Ours is, ironically, an attention-starved world. With more things than ever competing for our attention, the folks in our lives tend to miss out. You know — the ones walking in our hallways, standing to pack up their things after each of our classes, sitting in our living areas at home. But it's not just all these other folks that end up missing out on attention — it's us, too.
And, over time, this pressurizes our souls.
So what do we do when we sense that our soul is packed with pressure — specifically, when we find ourselves craving the sense of being noticed, listened to, valued, affirmed?
Here's the gist: we do those things for others.
Do we really all want to be famous?
This morning I read and then took a walk reflecting on this piece from The Atlantic, “To Be Happy, Hide from the Spotlight” by Arthur Brooks. In it, Brooks shares the following statistics:
- In a 2012 study, fame was the biggest goal in life for children in the U.S. ages 10 to 12.
- In a 2017 survey of a thousand British children, the most popular choice for a future career was “YouTuber.”
- According to Gallup, 92 percent of American adults say that other people believe “a person is successful if they are rich, have a high-profile career, or are well-known.” (In other words, most of us give the impression to others that being well-known is a big part of what it means to be successful.)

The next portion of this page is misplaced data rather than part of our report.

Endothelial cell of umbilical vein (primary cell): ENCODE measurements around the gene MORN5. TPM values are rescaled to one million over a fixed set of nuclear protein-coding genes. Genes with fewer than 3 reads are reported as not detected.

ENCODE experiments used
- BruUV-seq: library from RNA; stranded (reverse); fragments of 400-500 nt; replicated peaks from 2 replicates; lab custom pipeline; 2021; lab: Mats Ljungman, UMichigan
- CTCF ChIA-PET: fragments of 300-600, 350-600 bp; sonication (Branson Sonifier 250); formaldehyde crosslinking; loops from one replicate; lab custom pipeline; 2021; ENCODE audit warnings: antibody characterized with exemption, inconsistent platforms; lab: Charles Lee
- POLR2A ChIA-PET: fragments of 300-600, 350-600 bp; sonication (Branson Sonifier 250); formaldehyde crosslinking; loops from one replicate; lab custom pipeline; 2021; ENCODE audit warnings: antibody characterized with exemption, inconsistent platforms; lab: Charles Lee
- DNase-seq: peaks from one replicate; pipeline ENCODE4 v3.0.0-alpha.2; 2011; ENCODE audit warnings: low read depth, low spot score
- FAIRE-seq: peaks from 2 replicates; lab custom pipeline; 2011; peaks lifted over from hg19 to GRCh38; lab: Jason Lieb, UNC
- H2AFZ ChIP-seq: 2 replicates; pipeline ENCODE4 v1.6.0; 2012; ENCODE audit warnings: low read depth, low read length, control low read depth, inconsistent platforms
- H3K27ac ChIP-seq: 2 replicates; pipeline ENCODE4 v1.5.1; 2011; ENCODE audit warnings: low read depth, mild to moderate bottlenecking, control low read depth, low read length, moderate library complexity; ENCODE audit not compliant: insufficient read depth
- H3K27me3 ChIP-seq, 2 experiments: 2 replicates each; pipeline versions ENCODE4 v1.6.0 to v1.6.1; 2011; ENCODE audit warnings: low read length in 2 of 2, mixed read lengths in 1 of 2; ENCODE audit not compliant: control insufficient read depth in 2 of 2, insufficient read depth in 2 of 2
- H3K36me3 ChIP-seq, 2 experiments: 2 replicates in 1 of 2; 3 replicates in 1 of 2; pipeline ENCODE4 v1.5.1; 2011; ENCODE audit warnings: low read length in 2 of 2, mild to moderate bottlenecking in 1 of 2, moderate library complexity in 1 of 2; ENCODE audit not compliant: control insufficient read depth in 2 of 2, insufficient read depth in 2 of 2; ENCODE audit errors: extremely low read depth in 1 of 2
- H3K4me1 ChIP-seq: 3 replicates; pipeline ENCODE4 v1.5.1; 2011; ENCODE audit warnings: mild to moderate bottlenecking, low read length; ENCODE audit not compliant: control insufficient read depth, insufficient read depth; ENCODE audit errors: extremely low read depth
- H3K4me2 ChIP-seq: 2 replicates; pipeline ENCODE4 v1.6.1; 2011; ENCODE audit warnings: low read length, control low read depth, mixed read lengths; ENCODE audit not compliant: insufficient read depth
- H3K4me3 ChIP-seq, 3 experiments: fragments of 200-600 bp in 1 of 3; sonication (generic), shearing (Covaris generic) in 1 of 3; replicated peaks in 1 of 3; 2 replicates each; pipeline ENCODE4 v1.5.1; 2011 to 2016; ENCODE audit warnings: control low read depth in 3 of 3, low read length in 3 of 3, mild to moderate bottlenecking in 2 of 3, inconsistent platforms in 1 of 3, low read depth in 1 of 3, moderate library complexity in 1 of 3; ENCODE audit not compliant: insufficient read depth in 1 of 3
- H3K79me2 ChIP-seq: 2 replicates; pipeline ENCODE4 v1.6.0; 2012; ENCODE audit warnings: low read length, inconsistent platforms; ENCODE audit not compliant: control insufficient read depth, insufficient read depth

Now in the article, Brooks was focused on fame and how the pursuit of happiness requires, counter-intuitively, the resistance of fame's lure.
But this is what I took away: what we want isn't fame, but to be seen, known, appreciated. We want the loving attention of other people. Especially people we care about.
And though Brooks concludes that this is a byproduct of evolutionary days gone by, I make a simpler conclusion: you and me need this stuff because humans just do.
And the key to getting it? Gently, genuinely giving it.
Practical methods for depressurizing your soul
Remember, this is a series not about making other people do what you want. It's a series about moving our souls toward wholeness and integrity, so that from a place of fullness and fire we can educate in alignment with our calling.
So I'm not promising that the following strategies will make other people attend to you. Do not enter into them with that in mind, or they'll not work as I intend. Rather, these things, when done freely and gladly, will depressurize your soul.
Practical methods to try at school
Hey, I like that thing you do
The next time you check your email, see if there's anything in it that evinces something that someone does that's admirable. For example, the other day, I had an email from a colleague who was organizing some tables at a local pub to celebrate the holidays as a faculty once break is here. And I thought, “She's always doing stuff like that. What a valuable act of service.”
Then, make a point in your day to find the person who has done something admirable and just tell them, verbally, “Hey. That's really cool that you did that. Thank you.” You don't need to be emotive or over the top or turn it into a long conversation — just report what you see.
(I find this in-person action a lot better at depressurizing my soul than sending a “Reply All” or “Reply” with the same affirmation. Emails add pressure to the social sphere; genuine, in-person affirmations depressurize it.)